“What are we now, four, five, six years into this?” asked Mike Hanley, superintendent of two rural Alaska school districts and a former state education commissioner. “You’re not going to find a piece of that formula that says ‘Oh, click, look at that: millions of dollars.’”
Hanley said that targeting the complicated schools spending formula is a way for politicians to talk around a more transparent and realistic way of cutting the schools budget: simply reducing the amount of money set aside for each student.
But cutting that line item, known as the base student allocation, faces a different obstacle in the form of a constitutional requirement that Alaska maintain a system of schools open to all children. Education advocates have already sued over that requirement, winning an $18 million settlement in 2012 after a judge found that the state had failed to provide enough support and oversight for chronically underperforming schools.
Hanley said it’s likely that advocates will file another lawsuit if the Legislature acts to reduce schools spending, given that they haven’t adjusted per-student spending to keep up with inflation for years.
“I think if somebody were to go in and challenge the size of that funding formula, we will definitely see a challenge,” Hanley said. “Because I don’t think it’s hard to argue that school districts have lost ground in the course of the last several years.”
The $650 million that the state spends on Medicaid is also not easily reduced.
Lawmakers already passed a bipartisan, money-saving Medicaid reform package in 2016.
And the Legislature cannot just simply cut the budget for Medicaid, because spending is guided not by how much money is set aside for the program but by eligibility standards, the types of services offered and the amount that hospitals and providers are paid for care.
Changing those elements can require adjustments to state law and regulation, and negotiation with the federal agency that pays for a large portion of the program.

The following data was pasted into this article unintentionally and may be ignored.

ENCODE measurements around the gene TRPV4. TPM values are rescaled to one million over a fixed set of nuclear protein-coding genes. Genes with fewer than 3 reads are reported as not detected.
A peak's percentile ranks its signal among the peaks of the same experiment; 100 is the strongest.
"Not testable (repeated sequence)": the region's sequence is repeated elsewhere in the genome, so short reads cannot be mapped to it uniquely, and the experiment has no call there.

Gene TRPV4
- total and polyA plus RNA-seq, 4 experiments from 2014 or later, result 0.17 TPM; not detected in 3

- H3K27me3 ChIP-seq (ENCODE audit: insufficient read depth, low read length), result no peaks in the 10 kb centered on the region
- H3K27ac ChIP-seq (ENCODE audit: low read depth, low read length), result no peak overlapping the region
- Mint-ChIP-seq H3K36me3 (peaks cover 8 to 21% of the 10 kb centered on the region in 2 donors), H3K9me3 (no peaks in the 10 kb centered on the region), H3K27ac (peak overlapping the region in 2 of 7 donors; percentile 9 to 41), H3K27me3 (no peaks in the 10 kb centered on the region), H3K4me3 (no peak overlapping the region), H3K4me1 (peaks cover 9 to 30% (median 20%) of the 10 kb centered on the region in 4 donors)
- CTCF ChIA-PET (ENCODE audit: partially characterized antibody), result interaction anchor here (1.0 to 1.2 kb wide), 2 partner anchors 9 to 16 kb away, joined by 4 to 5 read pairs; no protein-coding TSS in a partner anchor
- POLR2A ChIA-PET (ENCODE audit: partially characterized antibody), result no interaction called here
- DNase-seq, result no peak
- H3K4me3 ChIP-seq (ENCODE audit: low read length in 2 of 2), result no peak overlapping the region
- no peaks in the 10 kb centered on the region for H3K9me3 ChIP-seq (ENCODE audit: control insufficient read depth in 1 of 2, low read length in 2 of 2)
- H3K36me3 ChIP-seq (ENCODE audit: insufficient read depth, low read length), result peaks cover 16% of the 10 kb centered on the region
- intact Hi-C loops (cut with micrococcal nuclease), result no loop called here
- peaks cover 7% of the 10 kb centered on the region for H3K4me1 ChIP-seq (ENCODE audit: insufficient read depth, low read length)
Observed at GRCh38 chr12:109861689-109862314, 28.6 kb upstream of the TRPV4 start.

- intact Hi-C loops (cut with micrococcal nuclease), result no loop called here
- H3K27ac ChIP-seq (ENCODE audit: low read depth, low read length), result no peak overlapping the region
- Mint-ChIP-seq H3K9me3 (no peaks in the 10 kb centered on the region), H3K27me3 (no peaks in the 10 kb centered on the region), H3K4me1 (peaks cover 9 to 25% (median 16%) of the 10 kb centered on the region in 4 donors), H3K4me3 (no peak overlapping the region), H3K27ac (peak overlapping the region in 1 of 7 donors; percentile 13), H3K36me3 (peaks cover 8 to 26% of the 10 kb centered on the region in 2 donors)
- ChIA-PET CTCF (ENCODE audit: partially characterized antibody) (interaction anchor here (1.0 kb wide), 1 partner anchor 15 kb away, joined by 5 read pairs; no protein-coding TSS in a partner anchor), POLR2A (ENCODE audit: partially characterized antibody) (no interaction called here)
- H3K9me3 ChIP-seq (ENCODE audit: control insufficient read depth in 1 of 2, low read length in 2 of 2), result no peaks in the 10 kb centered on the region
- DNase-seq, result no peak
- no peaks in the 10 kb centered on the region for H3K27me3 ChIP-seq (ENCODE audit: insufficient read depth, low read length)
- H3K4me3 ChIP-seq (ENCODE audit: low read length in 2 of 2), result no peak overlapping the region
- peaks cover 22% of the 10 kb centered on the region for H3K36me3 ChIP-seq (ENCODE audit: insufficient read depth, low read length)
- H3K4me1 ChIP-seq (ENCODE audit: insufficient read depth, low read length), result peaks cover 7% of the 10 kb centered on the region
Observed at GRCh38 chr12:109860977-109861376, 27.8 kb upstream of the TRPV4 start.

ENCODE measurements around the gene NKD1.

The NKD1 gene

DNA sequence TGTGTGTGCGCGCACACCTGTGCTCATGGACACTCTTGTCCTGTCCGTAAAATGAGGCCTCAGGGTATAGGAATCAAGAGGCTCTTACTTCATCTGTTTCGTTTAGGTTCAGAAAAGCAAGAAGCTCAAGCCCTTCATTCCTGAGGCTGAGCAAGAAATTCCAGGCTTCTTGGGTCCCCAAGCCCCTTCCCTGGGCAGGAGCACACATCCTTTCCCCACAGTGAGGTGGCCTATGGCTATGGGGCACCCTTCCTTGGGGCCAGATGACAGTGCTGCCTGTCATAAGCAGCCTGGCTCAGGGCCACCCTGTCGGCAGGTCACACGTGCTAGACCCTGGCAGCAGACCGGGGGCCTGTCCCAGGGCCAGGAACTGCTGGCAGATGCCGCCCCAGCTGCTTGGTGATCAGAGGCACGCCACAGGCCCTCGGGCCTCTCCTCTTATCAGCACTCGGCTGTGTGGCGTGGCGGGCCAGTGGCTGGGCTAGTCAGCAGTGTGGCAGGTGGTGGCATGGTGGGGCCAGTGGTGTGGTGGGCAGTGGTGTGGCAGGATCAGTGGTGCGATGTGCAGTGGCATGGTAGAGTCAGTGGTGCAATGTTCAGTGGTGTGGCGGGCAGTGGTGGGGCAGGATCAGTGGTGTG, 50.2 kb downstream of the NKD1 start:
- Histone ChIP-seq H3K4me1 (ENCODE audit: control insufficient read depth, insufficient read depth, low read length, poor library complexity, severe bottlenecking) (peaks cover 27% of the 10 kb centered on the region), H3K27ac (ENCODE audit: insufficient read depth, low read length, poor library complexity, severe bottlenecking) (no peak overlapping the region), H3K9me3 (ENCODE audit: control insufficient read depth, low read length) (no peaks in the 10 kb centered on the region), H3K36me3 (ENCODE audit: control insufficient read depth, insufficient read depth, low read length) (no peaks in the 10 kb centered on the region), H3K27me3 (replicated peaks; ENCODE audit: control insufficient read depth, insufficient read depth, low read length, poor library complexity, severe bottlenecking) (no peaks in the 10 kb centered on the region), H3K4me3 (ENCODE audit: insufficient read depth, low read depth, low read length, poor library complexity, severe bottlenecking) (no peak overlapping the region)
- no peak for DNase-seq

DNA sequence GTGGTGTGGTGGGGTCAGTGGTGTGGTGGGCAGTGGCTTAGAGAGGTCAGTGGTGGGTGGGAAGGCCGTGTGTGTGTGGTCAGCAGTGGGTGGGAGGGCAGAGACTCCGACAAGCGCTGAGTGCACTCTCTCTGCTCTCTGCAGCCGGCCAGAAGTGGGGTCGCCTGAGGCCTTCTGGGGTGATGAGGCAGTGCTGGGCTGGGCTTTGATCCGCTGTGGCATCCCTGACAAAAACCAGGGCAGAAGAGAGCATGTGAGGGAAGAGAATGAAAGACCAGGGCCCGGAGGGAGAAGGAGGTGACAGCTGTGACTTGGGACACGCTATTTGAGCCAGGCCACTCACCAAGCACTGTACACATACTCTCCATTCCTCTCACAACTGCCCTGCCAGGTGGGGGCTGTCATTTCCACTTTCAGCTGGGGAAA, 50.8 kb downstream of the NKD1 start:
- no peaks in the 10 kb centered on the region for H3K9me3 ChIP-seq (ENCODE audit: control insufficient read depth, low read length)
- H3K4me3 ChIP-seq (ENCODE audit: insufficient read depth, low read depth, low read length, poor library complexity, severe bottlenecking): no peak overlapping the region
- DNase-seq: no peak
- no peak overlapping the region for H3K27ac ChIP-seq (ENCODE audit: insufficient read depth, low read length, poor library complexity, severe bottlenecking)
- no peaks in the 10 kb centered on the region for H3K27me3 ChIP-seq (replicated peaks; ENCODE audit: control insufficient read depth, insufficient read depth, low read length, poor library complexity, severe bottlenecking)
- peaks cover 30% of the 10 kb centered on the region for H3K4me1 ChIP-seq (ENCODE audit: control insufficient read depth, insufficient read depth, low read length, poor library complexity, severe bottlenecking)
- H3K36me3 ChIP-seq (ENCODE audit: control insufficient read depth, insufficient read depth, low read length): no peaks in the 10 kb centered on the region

“The state of Alaska is in a contract with the federal government for Medicaid benefits, and it can’t break that contract. That’s why they can’t just cut funding to Medicaid,” said D.J. Wilson, who runs a health policy organization called State of Reform.
Lawmakers could save money on Medicaid by making fewer people eligible for the program, shrinking the type of benefits available to recipients and further cutting payments to providers, which the state has already reduced in recent years, Wilson said.
Alaska could also cut costs by moving away from a system that compensates providers for each service or procedure, regardless of how successful it is, and toward a more coordinated and strategic system of care that rewards efficiency, he said. But, Wilson added, “none of this is easy.”
“It is super complex, and no state has figured it out yet,” he said.
Even some Republican leaders acknowledge the challenges that come with cutting Medicaid spending.
“This is going to be a very difficult year coming up,” Wasilla Republican David Wilson, the chair of the Senate’s health committee, said at a virtual conference hosted by Wilson’s group last month. “States, we don’t really have many options to help constrain the Medicaid spending.”